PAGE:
By Don Markus
The Baltimore Sun
11:05 AM EDT, April 16, 2013
With Alex Len's decision to leave Maryland after two years for the NBA, it's interesting to see how other former Terps fared when making similar decisions. The majority never amounted to the kind of stars they might have become had they remained in College Park.
Brad Davis was the first Terp to leave early, after his junior year in 1977. A first-round draft choice of the Los Angeles Lakers (No. 15 overall), Davis took a few years to get his NBA career on track. After bouncing between the NBA and the CBA, Davis stuck with the expansion Dallas Mavericks in 1980 and 11 seasons later ended his career as the first player in franchise history to have his jersey retired.
Buck Williams left Maryland after his junior year in 1980-81 and might have had the most productive career of any Terp to leave college early. Picked third overall by the New Jersey Nets, Williams was the NBA's Rookie of the Year and went on to have a solid 17-year career in which he was a three-time All-Star. He averaged 12.8 points and 8.3 rebounds playing mostly for New Jersey and Portland.
Jerrod Mustaf was the next Terp to leave with eligibility remaining. After leading the Terps in scoring and rebounding as a sophomore in Gary Williams' first season in 1989-90, the 6-10 forward was taken 17th overall by the New York Knicks. After being traded to Phoenix, teammate Charles Barkley said Mustaf was lazy. Off-court legal issues (involving a wrongful death suit against him for the murder of Mustaf's pregnant former girlfriend by his cousin) ended his NBA career after four seasons.
Joe Smith left Maryland after a remarkable two-year career in which he went from being a virtual unknown to national Player of the Year and the No. 1 pick in the 1995 NBA draft. After being named to the All-Rookie team in Golden State, Smith never lived up to his billing. He eventually played for 12 teams over 16 years, retiring in 2010-11, with a 10.9 scoring average.
Steve Francis had the best numbers of any Terp to not finish his college career. The second overall pick in 1999 after spending one season as a sophomore at Maryland, Francis was considered among the game's most exciting players, known in Houston and Orlando as "Stevie Franchise." But the 6-3 guard eventually succumbed to knee problems and finished a 10-year career averaging 18.1 points a game.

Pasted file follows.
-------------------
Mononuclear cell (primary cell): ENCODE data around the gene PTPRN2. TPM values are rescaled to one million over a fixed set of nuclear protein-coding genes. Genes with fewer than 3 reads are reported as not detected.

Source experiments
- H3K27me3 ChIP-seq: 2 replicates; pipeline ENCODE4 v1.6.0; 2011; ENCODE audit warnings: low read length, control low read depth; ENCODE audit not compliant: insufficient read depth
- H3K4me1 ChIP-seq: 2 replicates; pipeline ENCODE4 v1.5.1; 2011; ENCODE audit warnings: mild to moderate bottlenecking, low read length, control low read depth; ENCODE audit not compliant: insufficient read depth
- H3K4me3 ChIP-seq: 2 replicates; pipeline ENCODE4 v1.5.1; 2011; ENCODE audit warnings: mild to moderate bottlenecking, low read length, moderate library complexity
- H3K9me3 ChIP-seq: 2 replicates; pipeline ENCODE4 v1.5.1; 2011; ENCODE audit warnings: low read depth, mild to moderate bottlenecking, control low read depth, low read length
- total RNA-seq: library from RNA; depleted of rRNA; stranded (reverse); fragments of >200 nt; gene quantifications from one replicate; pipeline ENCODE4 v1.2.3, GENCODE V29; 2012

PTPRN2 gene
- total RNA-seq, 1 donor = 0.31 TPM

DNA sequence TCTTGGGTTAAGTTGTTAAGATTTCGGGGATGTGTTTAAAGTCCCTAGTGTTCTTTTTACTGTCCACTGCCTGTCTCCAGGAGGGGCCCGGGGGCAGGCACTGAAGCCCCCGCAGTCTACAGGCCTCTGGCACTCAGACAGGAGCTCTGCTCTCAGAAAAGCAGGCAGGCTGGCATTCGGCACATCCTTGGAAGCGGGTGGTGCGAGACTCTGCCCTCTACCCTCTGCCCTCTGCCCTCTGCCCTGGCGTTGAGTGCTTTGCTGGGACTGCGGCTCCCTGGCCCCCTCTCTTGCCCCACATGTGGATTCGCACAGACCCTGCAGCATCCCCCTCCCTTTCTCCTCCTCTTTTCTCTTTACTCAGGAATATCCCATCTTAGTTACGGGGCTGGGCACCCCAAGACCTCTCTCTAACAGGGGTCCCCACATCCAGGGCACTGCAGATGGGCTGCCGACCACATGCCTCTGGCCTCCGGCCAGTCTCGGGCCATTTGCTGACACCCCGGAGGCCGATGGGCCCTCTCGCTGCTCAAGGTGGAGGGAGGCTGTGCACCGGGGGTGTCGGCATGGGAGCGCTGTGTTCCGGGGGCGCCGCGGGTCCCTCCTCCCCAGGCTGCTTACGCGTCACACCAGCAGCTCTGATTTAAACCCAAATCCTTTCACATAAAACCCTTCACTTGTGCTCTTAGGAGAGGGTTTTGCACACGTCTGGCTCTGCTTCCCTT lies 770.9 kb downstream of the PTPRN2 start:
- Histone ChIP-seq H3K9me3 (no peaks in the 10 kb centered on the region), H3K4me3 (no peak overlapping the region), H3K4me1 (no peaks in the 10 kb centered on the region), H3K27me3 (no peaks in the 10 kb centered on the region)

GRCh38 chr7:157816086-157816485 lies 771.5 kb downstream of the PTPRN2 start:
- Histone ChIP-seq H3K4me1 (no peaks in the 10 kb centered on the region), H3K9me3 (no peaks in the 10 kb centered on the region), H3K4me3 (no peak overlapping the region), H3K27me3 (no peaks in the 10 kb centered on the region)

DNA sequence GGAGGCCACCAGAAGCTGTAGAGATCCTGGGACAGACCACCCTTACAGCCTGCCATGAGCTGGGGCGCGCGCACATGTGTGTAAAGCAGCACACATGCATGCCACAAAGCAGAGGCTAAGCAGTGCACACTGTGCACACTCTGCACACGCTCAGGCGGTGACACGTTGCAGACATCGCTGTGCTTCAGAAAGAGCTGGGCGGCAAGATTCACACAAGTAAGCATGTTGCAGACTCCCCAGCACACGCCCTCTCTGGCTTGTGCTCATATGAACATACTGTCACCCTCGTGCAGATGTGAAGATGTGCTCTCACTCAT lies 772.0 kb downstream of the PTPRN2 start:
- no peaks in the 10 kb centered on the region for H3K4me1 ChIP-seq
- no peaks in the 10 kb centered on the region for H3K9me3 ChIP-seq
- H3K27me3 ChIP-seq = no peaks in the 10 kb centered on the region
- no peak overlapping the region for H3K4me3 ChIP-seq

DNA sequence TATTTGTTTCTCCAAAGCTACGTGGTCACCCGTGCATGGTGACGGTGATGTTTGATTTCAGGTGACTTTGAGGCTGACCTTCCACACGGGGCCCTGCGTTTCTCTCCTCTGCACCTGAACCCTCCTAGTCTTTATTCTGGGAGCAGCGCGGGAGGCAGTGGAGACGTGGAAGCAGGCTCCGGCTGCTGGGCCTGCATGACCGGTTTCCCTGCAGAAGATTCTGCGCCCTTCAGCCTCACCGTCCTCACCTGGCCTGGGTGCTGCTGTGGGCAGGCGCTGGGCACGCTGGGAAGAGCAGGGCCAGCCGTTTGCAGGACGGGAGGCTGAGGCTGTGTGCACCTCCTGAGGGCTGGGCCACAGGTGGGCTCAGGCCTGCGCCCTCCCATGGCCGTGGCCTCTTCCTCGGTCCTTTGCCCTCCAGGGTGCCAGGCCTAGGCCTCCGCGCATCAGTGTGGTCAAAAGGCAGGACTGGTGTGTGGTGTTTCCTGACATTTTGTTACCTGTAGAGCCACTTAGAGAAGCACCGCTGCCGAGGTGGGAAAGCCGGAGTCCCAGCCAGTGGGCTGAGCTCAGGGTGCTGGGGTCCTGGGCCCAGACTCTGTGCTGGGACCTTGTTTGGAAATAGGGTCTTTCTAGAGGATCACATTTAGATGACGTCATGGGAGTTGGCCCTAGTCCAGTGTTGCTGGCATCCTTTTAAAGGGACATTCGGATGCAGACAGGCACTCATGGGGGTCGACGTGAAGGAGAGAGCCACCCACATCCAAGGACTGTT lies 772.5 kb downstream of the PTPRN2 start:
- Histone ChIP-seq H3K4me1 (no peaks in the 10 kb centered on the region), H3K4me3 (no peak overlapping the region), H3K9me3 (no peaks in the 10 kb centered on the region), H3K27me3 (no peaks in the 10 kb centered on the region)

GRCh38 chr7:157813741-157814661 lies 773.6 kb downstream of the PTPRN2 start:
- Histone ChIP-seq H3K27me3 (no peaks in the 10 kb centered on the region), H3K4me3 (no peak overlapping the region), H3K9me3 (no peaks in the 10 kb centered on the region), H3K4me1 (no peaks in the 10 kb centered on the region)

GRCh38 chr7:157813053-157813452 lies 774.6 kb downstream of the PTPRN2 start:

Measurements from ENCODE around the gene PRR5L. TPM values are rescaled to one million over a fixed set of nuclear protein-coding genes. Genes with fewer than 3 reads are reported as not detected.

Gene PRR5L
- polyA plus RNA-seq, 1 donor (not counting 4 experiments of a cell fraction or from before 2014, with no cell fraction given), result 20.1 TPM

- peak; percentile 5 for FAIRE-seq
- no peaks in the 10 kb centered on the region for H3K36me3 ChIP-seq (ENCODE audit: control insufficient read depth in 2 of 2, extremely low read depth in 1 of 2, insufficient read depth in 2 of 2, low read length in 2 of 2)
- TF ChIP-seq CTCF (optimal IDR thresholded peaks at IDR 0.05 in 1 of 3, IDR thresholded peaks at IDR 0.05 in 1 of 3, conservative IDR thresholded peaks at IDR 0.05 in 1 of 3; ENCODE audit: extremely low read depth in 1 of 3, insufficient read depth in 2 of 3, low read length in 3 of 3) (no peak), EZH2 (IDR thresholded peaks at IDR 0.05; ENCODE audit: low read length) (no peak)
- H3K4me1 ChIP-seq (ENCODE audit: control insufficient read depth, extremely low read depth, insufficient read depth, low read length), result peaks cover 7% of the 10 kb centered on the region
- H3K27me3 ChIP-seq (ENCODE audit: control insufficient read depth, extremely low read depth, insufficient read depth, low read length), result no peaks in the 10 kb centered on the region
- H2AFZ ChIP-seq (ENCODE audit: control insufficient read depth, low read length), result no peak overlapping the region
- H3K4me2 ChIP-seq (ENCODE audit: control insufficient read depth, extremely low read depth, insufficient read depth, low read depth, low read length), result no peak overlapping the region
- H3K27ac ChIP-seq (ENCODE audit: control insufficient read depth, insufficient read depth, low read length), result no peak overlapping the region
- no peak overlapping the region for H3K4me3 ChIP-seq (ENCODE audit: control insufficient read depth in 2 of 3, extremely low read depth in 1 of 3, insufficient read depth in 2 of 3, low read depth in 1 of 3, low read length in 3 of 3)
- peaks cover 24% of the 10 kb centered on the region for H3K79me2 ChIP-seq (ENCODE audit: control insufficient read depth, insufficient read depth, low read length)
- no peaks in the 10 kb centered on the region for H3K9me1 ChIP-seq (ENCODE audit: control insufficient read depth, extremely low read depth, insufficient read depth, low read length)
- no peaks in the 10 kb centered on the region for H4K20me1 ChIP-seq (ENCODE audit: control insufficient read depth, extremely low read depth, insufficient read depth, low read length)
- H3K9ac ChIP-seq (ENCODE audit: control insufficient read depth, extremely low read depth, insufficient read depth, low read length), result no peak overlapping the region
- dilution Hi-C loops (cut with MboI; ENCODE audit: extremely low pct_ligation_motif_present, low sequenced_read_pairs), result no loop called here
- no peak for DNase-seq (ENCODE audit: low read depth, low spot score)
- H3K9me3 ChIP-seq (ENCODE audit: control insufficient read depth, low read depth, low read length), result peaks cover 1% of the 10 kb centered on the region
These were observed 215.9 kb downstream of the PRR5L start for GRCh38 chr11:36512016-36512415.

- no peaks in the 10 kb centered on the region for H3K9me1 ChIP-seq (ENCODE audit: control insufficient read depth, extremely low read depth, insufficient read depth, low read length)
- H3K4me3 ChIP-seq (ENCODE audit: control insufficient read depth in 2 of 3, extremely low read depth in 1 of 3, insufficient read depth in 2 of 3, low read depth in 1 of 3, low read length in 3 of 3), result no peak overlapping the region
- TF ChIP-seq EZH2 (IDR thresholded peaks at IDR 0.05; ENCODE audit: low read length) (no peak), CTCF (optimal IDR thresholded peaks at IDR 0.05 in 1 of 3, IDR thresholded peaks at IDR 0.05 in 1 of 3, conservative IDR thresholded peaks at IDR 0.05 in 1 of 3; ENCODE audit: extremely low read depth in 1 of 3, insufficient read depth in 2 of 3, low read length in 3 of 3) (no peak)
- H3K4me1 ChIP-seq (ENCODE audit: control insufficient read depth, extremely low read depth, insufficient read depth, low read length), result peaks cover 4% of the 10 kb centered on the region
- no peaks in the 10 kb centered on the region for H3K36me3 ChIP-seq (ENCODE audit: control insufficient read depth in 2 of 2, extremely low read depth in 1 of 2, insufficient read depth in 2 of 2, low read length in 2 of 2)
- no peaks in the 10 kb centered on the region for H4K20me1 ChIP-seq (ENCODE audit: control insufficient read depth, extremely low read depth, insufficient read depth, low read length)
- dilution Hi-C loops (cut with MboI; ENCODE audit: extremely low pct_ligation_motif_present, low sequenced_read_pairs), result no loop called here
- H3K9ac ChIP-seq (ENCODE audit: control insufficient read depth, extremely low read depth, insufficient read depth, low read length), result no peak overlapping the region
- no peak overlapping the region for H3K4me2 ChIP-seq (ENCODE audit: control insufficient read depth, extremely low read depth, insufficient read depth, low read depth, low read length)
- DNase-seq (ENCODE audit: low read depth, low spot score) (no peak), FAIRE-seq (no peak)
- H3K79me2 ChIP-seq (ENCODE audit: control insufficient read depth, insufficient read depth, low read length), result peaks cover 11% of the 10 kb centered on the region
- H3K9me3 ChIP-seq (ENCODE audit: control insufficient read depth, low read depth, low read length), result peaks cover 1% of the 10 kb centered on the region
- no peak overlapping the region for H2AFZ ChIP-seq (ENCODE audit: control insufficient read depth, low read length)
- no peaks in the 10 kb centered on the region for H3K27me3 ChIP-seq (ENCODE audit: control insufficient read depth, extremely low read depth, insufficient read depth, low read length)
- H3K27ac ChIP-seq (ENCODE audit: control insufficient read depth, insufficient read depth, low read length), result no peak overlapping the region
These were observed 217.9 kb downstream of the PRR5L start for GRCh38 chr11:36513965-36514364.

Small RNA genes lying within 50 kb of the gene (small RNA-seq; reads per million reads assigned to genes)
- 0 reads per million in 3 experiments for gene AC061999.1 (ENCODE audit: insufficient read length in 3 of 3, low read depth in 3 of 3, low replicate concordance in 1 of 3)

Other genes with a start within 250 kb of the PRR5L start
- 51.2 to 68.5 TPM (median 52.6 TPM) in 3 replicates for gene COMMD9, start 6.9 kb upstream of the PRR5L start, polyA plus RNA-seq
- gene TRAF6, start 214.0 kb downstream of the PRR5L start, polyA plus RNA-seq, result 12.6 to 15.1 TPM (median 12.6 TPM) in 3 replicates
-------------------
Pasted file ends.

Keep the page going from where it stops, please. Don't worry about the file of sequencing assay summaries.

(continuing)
John Gilchrist should have left Maryland after leading the Terps to the ACC tournament championship as a sophomore in 2004. Instead, he returned for a tumultuous junior year that essentially ended when Gilchrist told Gary Williams he was hurt during an ACC tournament game against Clemson in Washington, D.C. Gilchrist wound up going undrafted, and filled his passport with stops in Israel, Latvia, New Zealand and Australia before a knee injury ended his pro career.
Chris Wilcox averaged just 7.1 points a game as a sophomore at Maryland, but his play in the Final Four, particularly against Kansas in the semifinals, led to the 6-10 forward to be chosen eighth overall by the Los Angeles Clippers in 2002. In the 11 years since, Wilcox has been mostly a journeyman coming off the bench, as he is doing now for the Boston Celtics after undergoing open-heart surgery last year.
The last of the Terps to leave early might tell the most cautionary tale. Jordan Williams averaged 16.9 points and 11.8 rebounds as a sophomore in 2010-11, then stopped going to class to prepare for the NBA draft. Picked in the second round by the New Jersey Nets, the 6-10 power forward had conditioning issues even before training camp, was traded to the Atlanta Hawks late in his rookie year and was cut by the Hawks before the current season started. He did not play on a professional team -- anywhere -- this season.
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